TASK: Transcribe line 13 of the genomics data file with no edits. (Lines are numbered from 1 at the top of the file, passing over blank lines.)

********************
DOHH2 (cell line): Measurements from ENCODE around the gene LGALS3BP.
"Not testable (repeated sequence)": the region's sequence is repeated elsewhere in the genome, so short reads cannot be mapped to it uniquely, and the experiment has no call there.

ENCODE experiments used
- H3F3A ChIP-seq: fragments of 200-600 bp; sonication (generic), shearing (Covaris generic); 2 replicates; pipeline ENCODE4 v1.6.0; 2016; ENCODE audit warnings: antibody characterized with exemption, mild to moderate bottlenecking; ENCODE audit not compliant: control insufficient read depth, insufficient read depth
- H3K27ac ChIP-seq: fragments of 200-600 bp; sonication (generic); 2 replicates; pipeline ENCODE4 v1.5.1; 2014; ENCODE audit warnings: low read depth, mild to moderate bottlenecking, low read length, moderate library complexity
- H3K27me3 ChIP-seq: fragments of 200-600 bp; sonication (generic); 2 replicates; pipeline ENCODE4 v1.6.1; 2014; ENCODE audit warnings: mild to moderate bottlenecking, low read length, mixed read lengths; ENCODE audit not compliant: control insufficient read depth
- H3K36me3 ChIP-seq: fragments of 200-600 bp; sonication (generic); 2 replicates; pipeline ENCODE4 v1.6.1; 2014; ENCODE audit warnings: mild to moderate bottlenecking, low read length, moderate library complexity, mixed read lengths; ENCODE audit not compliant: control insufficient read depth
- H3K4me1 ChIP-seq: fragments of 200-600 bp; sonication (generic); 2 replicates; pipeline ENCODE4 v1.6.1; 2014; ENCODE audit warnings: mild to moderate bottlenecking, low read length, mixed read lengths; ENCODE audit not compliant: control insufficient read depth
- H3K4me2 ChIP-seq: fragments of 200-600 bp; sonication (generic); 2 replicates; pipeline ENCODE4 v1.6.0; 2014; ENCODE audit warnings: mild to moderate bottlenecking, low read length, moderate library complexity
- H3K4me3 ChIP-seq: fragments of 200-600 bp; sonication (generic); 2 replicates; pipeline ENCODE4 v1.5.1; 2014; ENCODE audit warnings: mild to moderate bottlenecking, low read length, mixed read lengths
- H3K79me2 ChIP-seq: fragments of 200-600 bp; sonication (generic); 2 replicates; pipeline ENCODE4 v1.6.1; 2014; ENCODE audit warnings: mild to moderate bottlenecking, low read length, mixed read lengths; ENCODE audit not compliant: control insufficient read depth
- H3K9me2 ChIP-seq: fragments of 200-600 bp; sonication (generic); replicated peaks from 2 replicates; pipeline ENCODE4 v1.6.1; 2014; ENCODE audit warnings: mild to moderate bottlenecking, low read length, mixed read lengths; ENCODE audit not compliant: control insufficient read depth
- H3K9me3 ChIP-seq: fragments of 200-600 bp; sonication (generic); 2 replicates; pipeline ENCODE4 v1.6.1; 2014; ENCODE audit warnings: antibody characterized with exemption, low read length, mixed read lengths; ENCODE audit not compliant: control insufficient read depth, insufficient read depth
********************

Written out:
- H3K9me3 ChIP-seq: fragments of 200-600 bp; sonication (generic); 2 replicates; pipeline ENCODE4 v1.6.1; 2014; ENCODE audit warnings: antibody characterized with exemption, low read length, mixed read lengths; ENCODE audit not compliant: control insufficient read depth, insufficient read depth